Outcry In The Barrio, Neighborhood Healers and a San Antonio Visit.
Have you downloaded your copy of this free report that I’ve written?
What is Big Data? Are Republicans using Big Data? How effectively did Obama 2012 utilize Big Data? Are 2016 hopefuls like Marco Rubio, Paul Ryan, Ted Cruz and Rand Paul ready to listen to what Big Data can tell them?
All of this and more in the free Special Report.
I was recently interviewed for this piece by business and IT writer Debra Donston-Miller about Big Data and 2016. I’ll have more to say about the subject soon enough, but for now, enjoy this article.
By Debra Donston-Miller, May 7, 2013
If big data was something of a secret weapon during the presidential election of 2012, it promises to loom large as we run up to 2016.
There’s no doubt that big data is playing an increasingly big role in business, politics, healthcare, education, retail and numerous other industries. With the right tools and expertise, organizations can slice and dice data to reveal trends and other information that will inform decisions about future strategy and direction.
“[Big data] is the idea that we are finally able to do with a huge body of data things that were impossible to achieve when working with smaller amounts, to uncover to new insight and create new forms of economic value,” said Kenneth Cukier, co-author with Viktor Mayer-Schönberger of “Big Data: A Revolution That Will Transform How We Live, Work, and Think,” and data editor of The Economist. “So, for example, the reason we have self-driving cars or very good computer translation is not because of improvements in processors or algorithms, though they are useful, but because we have vastly more data from which the computer can calculate the probability that a traffic light is red and not green, or which a word in one language is a suitable substitute for a word in another.”
During the 2012 election, big data was used to great advantage—namely, by Barack Obama, in his re-election campaign.
A November 2012 article in Time magazine, “Inside the Secret World of the Data Crunchers Who Helped Obama Win, reported, “Data-driven decision making played a huge role in creating a second term for the 44th President and will be one of the more closely studied elements of the 2012 cycle. … In politics, the era of big data has arrived.”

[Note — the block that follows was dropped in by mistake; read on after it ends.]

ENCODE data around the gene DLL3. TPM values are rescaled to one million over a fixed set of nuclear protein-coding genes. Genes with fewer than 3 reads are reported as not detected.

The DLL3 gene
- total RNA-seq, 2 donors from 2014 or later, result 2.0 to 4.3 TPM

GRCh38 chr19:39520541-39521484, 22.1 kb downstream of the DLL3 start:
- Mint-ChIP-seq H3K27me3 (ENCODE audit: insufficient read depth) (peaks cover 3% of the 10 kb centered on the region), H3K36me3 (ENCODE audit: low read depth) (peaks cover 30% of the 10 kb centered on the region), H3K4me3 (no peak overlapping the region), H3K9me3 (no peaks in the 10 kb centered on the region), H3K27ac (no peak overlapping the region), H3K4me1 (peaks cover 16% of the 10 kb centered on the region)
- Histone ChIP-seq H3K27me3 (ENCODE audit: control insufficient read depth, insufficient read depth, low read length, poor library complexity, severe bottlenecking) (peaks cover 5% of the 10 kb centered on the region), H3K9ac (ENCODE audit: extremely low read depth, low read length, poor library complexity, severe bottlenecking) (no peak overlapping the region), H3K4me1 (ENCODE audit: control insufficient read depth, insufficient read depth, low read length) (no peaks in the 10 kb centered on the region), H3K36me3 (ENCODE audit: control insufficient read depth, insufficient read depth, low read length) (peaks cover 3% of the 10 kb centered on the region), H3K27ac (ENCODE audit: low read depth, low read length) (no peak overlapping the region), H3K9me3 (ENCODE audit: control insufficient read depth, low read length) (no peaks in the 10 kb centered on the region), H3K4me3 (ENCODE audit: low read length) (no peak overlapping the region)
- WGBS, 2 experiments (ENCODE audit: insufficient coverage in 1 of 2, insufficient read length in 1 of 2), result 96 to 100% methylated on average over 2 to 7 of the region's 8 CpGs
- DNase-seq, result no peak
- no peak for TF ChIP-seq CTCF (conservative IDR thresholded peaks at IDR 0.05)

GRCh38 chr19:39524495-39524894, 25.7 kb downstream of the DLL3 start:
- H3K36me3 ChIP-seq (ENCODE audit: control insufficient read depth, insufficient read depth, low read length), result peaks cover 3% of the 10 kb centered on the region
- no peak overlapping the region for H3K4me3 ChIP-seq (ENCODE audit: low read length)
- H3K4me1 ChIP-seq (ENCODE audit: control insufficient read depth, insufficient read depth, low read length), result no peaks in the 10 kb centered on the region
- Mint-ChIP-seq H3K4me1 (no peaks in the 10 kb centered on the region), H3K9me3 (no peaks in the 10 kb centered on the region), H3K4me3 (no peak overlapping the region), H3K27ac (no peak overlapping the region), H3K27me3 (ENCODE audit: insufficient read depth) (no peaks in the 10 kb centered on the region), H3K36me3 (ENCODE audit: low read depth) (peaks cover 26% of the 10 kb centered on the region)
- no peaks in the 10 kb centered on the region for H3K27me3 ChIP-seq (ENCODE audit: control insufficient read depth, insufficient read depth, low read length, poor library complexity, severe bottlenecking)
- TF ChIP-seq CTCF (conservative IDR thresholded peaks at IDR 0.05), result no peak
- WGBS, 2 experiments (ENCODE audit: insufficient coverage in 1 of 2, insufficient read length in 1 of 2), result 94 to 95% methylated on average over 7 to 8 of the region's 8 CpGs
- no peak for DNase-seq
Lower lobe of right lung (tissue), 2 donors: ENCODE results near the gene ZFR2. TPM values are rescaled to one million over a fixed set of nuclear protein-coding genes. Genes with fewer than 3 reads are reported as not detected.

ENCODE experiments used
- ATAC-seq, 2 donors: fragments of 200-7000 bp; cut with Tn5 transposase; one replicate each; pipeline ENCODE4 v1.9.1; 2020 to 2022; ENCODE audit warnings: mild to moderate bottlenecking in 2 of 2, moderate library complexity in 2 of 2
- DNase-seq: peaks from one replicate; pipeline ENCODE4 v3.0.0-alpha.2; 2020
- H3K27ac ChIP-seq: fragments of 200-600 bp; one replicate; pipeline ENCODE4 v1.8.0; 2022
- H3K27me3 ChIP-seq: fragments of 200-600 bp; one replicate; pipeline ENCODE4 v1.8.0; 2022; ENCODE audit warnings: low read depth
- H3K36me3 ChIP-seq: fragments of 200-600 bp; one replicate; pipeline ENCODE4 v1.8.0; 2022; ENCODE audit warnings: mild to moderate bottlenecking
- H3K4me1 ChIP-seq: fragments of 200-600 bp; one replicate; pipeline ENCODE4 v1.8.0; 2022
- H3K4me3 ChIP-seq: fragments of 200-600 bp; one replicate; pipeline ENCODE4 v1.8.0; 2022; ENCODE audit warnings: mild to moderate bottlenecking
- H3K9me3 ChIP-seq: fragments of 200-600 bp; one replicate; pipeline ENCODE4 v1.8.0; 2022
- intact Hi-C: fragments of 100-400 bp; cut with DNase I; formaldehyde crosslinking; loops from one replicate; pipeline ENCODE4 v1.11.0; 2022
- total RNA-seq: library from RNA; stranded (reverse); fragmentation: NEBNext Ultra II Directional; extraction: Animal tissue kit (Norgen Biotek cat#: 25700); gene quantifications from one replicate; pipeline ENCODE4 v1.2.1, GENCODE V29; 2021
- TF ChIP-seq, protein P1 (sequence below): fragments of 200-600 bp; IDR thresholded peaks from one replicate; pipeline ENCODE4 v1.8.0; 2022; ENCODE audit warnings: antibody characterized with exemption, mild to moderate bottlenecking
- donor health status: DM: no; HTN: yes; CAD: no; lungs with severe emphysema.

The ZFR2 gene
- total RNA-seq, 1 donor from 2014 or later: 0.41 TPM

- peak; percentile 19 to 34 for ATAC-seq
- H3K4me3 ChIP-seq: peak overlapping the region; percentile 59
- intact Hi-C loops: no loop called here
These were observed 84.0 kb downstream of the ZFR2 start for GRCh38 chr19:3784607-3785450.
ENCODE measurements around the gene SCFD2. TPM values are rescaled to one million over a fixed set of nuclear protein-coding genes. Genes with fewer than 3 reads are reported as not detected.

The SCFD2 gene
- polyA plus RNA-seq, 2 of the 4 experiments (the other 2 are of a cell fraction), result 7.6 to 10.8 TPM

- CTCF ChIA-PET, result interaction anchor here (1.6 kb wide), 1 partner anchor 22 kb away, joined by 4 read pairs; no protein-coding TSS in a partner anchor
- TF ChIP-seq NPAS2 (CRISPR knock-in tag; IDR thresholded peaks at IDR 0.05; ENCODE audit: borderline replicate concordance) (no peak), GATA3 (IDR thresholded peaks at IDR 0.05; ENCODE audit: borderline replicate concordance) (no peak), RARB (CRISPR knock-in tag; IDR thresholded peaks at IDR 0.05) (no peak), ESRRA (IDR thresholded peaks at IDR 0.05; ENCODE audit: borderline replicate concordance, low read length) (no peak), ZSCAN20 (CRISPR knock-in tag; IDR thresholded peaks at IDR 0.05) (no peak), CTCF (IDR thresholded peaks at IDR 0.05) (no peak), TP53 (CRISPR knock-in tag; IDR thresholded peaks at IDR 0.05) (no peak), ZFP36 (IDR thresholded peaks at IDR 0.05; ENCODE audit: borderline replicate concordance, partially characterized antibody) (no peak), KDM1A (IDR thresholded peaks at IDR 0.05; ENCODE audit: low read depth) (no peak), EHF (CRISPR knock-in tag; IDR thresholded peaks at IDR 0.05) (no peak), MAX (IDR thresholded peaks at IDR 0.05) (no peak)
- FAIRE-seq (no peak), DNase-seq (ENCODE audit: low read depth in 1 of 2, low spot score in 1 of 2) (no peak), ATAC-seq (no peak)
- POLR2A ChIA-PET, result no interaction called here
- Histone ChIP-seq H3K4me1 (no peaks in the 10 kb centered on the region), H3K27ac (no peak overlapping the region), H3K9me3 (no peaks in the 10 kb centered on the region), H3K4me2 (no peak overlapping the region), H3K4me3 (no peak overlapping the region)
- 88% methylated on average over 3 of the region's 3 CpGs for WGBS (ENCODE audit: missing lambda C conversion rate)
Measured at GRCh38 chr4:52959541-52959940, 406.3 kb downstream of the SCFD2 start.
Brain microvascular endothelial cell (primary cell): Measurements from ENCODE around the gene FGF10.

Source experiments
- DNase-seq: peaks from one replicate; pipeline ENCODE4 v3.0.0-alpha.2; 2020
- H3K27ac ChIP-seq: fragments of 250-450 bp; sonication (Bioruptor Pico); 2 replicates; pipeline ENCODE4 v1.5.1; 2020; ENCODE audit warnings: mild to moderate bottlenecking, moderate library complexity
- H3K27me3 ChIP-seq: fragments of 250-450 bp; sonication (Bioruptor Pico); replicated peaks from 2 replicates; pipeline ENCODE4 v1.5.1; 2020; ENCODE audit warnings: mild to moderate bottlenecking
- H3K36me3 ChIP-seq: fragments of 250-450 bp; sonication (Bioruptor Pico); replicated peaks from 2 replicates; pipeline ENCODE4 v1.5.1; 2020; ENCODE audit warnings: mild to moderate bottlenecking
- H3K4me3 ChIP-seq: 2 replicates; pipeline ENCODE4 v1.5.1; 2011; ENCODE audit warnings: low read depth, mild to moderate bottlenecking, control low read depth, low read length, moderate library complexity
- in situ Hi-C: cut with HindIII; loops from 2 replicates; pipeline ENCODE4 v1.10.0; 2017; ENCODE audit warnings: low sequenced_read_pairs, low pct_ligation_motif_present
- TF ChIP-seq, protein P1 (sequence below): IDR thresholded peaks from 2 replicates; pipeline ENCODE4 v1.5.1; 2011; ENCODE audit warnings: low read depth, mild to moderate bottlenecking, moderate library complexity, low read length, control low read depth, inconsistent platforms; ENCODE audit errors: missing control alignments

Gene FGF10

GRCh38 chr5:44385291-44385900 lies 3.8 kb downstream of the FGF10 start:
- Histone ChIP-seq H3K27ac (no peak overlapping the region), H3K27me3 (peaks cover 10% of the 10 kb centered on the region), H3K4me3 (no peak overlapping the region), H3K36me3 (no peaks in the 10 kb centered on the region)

Cukier said campaigns have always been run on information, but in 2012 big data helped optimize that information and activities around it.
“Obama’s data scientists made pioneering innovations on applying big data to politics,” said Cukier. ”They learned through testing what the optimal sum was when requesting a donation. Every piece of promotional literature online and offline is tested before it goes live at scale. They micro target down to subgroups of the population that were otherwise not picked up by campaigns in the past because it was hard to get granular information on those groups and what moved them to vote a certain way. As a result, campaigns try to tailor their activities down the seemingly ‘individual’ level — not broad, lumpy categories like the ‘soccer moms’ used in Clinton’s campaigns in the 1990s.”
The role of big data will only increase in the 2016 presidential election, with practitioners using technology to hone in on data much more granularly than ever before. In addition, say experts, the use of big data will overlap with social media and other platforms.
“For the 2016 presidential election, we can expect big data to play a much more central role than ever before,” said Cukier. “[We’ll see] micro-targeting of individuals and narrow subgroups of the population, tailored messages over social media platforms, instant feedback loops to the campaign about what works and what doesn’t to move voters, and data collected from the private sector to build predictive models of what works best for fundraising, activating the base of supporters and the get-out-the-vote activities.”
Pay attention to some of the hotly contested issues and the preparation for 2014 Senate elections, and you will see big data at work and a preview of what’s to come in 2016.
“There will be data testing in the run-up to 2014,” said Steve Parkhurst, political consultant, GPH Consulting. “There have already been debates this year on issues like the sequester, the Second Amendment and immigration, for example, and I’m sure the big data databases are filling up with usable data. The data drill-down is no doubt tracking where voters are looking and what those voters are saying, especially online.”
All of this is not to say that the process will be easy. Analysis of big data is a highly complex task, and at this point in time it requires a very specialized—and often expensive–skill set.
“Not just everyone can set up a big data shop,” said Parkhurst. “The people who are really good at it are going to charge a premium price.”
Luckily, technology providers are heeding the call for products and services that can tame the big data beast. Indeed, said Cukier, two of the biggest barriers to big data are narrow thinking and a dearth of leadership.
“The only real obstacle is one of mindset,” said Cukier. “We need to think creatively about what we can do with the data and how important it is. It takes both ingenuity and leadership.”